The new trail will help preserve land in one of the fastest growing regions in the country.

By Stacey Leasca
February 08, 2021
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Texans may soon be able to hike the more than 100 miles between Austin and San Antonio while surrounded by some of the most beautiful landscapes in the nation.

Known as The Great Springs Project, the network of trails proposed by a new nonprofit group aims to be "a national park-scale corridor of protected lands between the densely urban areas of Austin and San Antonio over the Edwards Aquifer recharge and contributing zones," the project's website explains.

According to local news station KXAN, the trail will link together four of Texas' Great Springs: Barton Springs, San Marcos Springs, Comal Springs, and San Antonio Springs. But, beyond being a gorgeous place for Texans to get outside, the group also hopes that the project can unify local efforts to protect the Edwards Aquifer, which not only provides recreational activities but also provides drinking water to many communities along the way.

"You'll be able to hike or bike basically from the Alamo to the Capitol," Deborah Morin, co-founder and board president of the Great Springs Project, shared with KXAN. "80% of Texans (live) within a three-hour drive of this area. So instead of thinking about driving eight hours to Big Bend, you could come here and immerse yourself in nature."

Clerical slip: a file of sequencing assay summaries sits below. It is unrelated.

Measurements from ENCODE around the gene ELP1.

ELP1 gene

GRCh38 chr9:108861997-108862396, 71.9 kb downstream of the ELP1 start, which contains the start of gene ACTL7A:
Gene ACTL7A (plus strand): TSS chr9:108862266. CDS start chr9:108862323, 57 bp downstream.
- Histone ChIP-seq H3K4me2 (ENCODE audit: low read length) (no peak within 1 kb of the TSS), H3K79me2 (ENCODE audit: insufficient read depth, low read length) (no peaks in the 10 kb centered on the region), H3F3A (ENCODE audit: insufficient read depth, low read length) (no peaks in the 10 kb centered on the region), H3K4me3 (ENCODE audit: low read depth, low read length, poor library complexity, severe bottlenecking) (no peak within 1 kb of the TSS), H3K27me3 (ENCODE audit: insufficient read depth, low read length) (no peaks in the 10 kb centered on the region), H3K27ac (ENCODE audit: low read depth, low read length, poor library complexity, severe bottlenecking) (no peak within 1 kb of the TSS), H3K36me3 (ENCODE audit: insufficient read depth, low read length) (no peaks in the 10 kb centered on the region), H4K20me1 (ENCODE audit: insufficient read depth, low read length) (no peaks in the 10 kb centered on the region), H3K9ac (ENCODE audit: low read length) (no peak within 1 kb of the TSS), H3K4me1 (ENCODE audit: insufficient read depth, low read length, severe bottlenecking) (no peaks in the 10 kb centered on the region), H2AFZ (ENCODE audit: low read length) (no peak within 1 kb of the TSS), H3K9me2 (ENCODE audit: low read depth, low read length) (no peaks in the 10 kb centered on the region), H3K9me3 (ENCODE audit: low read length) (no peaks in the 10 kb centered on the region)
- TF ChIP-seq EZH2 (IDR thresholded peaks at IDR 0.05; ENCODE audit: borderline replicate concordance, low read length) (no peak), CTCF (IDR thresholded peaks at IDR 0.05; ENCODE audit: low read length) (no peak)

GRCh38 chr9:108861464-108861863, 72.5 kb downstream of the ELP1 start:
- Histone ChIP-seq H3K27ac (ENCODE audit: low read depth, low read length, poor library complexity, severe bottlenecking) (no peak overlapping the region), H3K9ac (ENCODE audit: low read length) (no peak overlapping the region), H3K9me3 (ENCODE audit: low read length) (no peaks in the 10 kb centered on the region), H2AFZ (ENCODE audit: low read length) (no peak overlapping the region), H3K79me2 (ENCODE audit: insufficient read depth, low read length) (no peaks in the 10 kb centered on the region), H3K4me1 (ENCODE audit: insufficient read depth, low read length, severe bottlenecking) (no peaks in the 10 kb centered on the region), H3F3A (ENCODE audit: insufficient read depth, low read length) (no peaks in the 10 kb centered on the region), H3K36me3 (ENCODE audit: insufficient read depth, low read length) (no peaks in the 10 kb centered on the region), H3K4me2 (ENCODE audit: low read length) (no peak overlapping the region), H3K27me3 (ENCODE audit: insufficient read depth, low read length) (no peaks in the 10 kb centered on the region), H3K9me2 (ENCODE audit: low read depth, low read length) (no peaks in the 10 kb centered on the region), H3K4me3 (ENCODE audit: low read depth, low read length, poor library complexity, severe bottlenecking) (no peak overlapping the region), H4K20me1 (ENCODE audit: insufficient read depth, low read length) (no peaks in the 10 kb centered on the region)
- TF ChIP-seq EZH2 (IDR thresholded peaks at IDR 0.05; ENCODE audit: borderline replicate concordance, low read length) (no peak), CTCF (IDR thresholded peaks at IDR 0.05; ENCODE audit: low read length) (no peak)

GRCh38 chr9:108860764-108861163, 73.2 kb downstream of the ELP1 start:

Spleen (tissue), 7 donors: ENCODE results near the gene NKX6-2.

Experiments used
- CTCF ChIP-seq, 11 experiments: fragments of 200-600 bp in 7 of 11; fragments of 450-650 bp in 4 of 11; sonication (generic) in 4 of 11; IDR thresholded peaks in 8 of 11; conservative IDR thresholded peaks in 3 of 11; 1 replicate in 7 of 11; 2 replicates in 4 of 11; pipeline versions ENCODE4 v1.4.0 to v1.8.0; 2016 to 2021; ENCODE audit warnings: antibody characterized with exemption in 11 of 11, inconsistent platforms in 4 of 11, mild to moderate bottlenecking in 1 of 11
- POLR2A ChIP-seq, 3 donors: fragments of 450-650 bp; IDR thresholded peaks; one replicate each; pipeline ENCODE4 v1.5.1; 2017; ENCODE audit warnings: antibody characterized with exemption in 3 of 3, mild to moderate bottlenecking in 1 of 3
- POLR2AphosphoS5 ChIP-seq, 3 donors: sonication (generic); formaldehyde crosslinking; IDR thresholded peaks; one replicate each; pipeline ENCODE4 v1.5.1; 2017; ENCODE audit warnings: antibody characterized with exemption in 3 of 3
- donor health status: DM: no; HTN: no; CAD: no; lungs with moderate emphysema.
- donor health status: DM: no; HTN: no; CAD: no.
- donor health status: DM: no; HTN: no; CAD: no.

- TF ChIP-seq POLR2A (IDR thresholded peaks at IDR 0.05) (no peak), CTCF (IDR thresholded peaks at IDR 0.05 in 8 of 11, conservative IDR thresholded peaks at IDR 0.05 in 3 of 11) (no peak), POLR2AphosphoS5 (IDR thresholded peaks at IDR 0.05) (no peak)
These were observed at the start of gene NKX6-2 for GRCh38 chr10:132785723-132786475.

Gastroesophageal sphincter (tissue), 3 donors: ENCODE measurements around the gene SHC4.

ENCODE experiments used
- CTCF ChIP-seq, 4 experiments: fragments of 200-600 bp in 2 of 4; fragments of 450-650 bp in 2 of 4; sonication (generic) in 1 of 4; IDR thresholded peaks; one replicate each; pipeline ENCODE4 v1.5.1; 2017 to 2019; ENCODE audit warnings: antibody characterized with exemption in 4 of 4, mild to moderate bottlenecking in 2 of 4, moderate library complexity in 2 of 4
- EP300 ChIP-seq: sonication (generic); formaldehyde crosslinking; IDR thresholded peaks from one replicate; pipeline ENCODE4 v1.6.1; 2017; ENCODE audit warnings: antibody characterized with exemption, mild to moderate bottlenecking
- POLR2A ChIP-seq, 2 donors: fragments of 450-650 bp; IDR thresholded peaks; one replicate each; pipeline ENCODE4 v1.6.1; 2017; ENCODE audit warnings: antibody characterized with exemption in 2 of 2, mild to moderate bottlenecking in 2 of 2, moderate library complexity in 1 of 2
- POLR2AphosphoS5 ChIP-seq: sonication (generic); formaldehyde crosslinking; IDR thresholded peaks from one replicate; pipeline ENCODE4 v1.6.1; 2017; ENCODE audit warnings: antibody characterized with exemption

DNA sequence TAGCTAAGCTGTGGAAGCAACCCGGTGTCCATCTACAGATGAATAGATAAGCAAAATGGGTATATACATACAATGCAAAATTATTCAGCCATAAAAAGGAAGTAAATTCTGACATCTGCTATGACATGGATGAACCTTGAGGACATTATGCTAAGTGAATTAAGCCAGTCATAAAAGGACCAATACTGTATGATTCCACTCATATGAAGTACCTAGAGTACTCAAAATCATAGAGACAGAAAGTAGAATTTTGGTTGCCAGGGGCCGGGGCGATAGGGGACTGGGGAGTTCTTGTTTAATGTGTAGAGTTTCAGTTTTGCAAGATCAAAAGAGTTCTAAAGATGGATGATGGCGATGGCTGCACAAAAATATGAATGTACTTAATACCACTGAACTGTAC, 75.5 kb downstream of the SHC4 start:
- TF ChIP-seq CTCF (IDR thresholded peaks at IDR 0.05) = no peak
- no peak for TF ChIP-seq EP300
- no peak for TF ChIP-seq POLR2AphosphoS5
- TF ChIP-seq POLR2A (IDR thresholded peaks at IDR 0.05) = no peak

According to Morin, she and her friends have been thinking about the project for more than two decades and are finally finishing their plans to complete the work by 2036, which also happens to mark Texas' bicentennial.

"We're on a short timeline because our region is one of the fastest-growing in the Country. The time to act and conserve this land is now," Emma Lindrose-Siegel, Chief Development Officer of the Great Springs Project, additionally shared with Southern Living.

The team behind the project is now working fast and furiously alongside local design firms and the National Park Service to plan the route, secure permits, and figure out just how to pay for everything.

The Alamo Mission in San Antonio, Texas
Credit: Amy Sparwasser/Getty Images

"It's expensive. The land in a fast urbanizing area cost a lot of money," Morin told KXAN."Raising the type of money it takes to pull this off I think is the biggest challenge."

And that's not all. The team also has to think about how the trail will be maintained once it's operational. Still, all the work is well worth it to the team.

The goal of Great Springs Project is to add an additional 50,000 acres of protected lands over the Edwards Aquifer," a joint press release from the National Park Service and the Great Springs Project read. "When completed, the project will result in the protection of natural resources for both aquatic and non-aquatic endangered species, water quality protection for the over two million people in the corridor who rely on the Edwards Aquifer for their drinking water, an economic development catalyst for the cities and counties along the proposed trail routes, and access to nature and health benefits for the projected population of nine million people living in and between Austin and San Antonio."

Learn more about the project, how to volunteer or donate here.